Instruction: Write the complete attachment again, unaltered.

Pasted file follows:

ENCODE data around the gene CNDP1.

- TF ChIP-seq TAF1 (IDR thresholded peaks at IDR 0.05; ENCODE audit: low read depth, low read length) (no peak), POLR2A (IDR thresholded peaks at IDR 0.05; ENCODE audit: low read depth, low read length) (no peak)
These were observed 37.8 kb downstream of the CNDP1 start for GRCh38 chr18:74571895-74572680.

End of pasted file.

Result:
ENCODE data around the gene CNDP1.

- TF ChIP-seq TAF1 (IDR thresholded peaks at IDR 0.05; ENCODE audit: low read depth, low read length) (no peak), POLR2A (IDR thresholded peaks at IDR 0.05; ENCODE audit: low read depth, low read length) (no peak)
These were observed 37.8 kb downstream of the CNDP1 start for GRCh38 chr18:74571895-74572680.